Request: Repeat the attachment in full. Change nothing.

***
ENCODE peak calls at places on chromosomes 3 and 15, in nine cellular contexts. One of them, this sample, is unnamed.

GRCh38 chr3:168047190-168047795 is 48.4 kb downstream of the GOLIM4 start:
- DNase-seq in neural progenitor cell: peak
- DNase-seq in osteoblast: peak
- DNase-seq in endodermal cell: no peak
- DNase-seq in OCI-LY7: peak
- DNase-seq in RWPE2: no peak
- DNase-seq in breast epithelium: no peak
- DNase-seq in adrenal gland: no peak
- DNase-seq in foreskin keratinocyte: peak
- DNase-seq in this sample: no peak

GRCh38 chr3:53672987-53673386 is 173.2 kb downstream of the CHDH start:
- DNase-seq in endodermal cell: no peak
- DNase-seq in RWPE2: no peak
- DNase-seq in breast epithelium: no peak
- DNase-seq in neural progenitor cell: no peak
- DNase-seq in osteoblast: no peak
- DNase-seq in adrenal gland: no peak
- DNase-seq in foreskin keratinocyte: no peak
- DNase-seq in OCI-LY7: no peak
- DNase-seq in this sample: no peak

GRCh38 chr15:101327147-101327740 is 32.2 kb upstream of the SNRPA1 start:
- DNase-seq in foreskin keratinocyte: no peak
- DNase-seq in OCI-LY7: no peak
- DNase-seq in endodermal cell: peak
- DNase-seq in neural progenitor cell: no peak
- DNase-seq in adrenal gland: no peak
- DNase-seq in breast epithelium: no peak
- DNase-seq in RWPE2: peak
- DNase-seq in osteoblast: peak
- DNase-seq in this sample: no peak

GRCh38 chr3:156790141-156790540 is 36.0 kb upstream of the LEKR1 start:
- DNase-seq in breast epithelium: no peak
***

ENCODE peak calls at places on chromosomes 3 and 15, in nine cellular contexts. One of them, this sample, is unnamed.

GRCh38 chr3:168047190-168047795 is 48.4 kb downstream of the GOLIM4 start:
- DNase-seq in neural progenitor cell: peak
- DNase-seq in osteoblast: peak
- DNase-seq in endodermal cell: no peak
- DNase-seq in OCI-LY7: peak
- DNase-seq in RWPE2: no peak
- DNase-seq in breast epithelium: no peak
- DNase-seq in adrenal gland: no peak
- DNase-seq in foreskin keratinocyte: peak
- DNase-seq in this sample: no peak

GRCh38 chr3:53672987-53673386 is 173.2 kb downstream of the CHDH start:
- DNase-seq in endodermal cell: no peak
- DNase-seq in RWPE2: no peak
- DNase-seq in breast epithelium: no peak
- DNase-seq in neural progenitor cell: no peak
- DNase-seq in osteoblast: no peak
- DNase-seq in adrenal gland: no peak
- DNase-seq in foreskin keratinocyte: no peak
- DNase-seq in OCI-LY7: no peak
- DNase-seq in this sample: no peak

GRCh38 chr15:101327147-101327740 is 32.2 kb upstream of the SNRPA1 start:
- DNase-seq in foreskin keratinocyte: no peak
- DNase-seq in OCI-LY7: no peak
- DNase-seq in endodermal cell: peak
- DNase-seq in neural progenitor cell: no peak
- DNase-seq in adrenal gland: no peak
- DNase-seq in breast epithelium: no peak
- DNase-seq in RWPE2: peak
- DNase-seq in osteoblast: peak
- DNase-seq in this sample: no peak

GRCh38 chr3:156790141-156790540 is 36.0 kb upstream of the LEKR1 start:
- DNase-seq in breast epithelium: no peak